Adult and community ECEC education brought together in Victorian summit
The Adult and Community Education sector were brought together for the first time yesterday in a summit organised by the Victorian Government, as part of works supporting a Ministerial Statement to better support the training sector.
Gayle Tierney, Victorian Minister for Training and Skills and Higher Education, opened the Adult and Community Education (ACE) Summit with the aim of collaboratively exploring ways in which the higher education sector could support adult learners to gain the training and skills needed to secure employment and participate in the community.
Demand for higher education in the early childhood education and care (ECEC) sector has surged in Victoria following a State Government commitment to provide free TAFE courses in ECEC to meet increased workforce needs as a result of Universal Access to preschool for three year olds in Victoria.
As part of the ACE Summit, the Victorian Government sought greater input into a Ministerial Statement on the role of adult community-based vocational education and training in the post-secondary education system. This is the first time that a Ministerial Statement will have been released since 2004.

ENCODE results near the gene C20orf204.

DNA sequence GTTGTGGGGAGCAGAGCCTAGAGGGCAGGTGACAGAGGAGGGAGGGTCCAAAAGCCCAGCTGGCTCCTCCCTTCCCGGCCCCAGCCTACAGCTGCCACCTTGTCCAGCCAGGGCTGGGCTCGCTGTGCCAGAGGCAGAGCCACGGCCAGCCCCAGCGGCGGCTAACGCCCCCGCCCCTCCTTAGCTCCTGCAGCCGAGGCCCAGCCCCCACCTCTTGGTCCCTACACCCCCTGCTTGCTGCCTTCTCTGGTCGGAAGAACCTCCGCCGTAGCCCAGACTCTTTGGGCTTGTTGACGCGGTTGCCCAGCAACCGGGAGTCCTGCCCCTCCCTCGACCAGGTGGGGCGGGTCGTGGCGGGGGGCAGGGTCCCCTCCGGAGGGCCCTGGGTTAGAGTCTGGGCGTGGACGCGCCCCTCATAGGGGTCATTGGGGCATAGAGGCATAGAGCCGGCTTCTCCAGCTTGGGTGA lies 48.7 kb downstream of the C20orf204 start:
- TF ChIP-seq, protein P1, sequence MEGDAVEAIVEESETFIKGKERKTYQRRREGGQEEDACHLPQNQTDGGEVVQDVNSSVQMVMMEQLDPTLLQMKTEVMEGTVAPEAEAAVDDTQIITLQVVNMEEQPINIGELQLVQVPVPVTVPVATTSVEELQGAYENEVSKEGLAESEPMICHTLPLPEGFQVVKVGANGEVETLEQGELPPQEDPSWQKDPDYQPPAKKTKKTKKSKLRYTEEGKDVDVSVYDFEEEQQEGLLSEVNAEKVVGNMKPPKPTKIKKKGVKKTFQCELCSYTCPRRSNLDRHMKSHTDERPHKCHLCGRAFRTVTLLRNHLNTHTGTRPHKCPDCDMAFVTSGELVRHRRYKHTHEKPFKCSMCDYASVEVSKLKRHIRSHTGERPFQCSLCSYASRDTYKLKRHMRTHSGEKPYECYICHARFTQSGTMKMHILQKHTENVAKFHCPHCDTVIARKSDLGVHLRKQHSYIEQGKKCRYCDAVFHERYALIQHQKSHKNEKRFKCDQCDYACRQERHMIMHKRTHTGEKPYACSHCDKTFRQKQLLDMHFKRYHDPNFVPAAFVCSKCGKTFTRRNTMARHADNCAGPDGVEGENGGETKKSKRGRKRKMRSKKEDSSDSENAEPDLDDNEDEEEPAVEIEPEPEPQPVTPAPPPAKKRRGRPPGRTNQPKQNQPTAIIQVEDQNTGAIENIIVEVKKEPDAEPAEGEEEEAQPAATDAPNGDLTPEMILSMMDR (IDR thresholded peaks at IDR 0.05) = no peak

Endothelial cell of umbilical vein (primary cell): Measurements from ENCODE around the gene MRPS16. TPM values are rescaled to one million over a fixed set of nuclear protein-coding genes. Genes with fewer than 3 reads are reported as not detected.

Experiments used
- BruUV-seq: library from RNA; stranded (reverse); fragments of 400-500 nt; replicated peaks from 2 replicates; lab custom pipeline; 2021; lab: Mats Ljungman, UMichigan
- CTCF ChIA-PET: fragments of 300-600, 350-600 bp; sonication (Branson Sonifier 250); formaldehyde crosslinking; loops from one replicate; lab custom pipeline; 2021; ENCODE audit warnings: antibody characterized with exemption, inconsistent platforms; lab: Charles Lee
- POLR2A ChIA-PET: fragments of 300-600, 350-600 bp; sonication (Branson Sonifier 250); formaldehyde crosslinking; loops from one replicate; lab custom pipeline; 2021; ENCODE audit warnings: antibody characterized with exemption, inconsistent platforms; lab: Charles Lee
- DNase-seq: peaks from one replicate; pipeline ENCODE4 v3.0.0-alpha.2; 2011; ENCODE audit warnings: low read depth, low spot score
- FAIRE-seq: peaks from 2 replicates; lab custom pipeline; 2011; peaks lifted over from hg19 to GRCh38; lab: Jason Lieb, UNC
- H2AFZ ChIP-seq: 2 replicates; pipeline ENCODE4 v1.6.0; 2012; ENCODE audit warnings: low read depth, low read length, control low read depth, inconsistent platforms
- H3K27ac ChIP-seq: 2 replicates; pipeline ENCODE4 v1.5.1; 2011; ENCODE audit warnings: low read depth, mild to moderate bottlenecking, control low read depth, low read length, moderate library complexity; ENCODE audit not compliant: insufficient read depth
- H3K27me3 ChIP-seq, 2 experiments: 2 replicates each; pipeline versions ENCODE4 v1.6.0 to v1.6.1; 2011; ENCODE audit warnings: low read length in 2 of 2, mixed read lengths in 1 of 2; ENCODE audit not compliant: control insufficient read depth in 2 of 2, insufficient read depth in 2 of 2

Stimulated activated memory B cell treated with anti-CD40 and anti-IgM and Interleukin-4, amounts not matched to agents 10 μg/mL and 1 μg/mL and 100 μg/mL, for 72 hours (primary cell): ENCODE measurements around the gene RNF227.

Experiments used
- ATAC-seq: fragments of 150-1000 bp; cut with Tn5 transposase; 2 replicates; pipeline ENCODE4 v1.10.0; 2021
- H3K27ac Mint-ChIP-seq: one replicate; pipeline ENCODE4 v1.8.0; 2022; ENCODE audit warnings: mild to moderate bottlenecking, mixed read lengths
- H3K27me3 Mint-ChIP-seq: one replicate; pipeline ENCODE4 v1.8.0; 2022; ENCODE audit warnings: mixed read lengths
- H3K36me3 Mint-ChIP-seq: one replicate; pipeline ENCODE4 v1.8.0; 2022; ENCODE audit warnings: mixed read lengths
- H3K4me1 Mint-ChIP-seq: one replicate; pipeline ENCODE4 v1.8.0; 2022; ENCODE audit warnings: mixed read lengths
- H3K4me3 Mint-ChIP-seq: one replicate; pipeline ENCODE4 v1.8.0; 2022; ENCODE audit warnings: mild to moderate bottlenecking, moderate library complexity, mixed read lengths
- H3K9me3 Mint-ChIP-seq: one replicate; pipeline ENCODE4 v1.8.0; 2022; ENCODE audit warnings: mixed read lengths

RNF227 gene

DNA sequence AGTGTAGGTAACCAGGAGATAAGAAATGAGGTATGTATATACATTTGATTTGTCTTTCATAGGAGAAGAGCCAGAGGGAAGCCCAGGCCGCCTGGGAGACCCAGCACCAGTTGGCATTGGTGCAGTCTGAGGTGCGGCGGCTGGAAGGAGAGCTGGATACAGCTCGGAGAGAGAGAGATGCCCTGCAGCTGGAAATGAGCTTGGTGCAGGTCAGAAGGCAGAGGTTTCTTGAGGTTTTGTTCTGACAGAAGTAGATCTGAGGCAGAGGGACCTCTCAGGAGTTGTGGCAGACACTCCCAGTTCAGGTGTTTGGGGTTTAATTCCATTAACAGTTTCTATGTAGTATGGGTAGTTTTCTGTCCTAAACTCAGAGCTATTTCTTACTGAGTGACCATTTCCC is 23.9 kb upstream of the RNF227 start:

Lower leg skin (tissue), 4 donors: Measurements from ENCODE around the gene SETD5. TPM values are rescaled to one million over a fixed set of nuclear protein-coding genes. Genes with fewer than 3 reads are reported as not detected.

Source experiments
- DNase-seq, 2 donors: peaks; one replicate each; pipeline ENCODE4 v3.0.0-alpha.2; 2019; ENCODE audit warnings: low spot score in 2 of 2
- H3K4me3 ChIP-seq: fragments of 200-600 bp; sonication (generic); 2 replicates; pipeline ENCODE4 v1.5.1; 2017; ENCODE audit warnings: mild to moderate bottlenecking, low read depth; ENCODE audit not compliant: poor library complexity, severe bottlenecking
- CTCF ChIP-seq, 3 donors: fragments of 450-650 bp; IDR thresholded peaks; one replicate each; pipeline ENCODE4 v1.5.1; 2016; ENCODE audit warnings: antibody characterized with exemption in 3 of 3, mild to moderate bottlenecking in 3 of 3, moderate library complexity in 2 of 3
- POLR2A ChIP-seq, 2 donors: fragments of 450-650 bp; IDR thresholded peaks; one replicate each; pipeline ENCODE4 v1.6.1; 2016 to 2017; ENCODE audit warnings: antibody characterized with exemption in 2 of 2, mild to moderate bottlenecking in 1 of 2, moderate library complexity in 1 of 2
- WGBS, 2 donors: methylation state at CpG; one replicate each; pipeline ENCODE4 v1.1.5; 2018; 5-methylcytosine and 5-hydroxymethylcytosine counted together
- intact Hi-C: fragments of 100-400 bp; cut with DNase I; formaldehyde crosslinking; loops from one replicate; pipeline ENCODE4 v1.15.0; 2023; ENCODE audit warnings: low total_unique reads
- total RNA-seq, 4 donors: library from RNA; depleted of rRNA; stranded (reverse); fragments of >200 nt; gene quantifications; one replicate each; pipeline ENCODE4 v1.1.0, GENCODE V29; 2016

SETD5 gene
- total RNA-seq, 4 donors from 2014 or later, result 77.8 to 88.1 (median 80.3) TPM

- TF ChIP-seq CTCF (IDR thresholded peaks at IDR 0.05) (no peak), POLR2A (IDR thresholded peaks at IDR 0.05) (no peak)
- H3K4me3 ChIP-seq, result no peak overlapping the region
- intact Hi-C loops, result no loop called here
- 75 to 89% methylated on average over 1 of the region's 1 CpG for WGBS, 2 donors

The Summit also focused on identifying ways the VET sector can adapt to meet the needs of learners engaged in training and employment programs; and foster collaboration within the sector and across the broader post-secondary education system.
Views from employers in a variety of industries and sectors were also considered, in relation to the kind of skills and training they look for when taking on employees, so that the adult and community education sector can provide the best education to make their students job-ready.
Ms Tierney said the Victorian Government were committed to working collaboratively with the sector “to build a framework for the future”.
“The ACE Summit is another example of the work we’re doing to support the adult and community-focused education sector to support the training needs of students and industry – and deliver jobs for Victorians.” she added.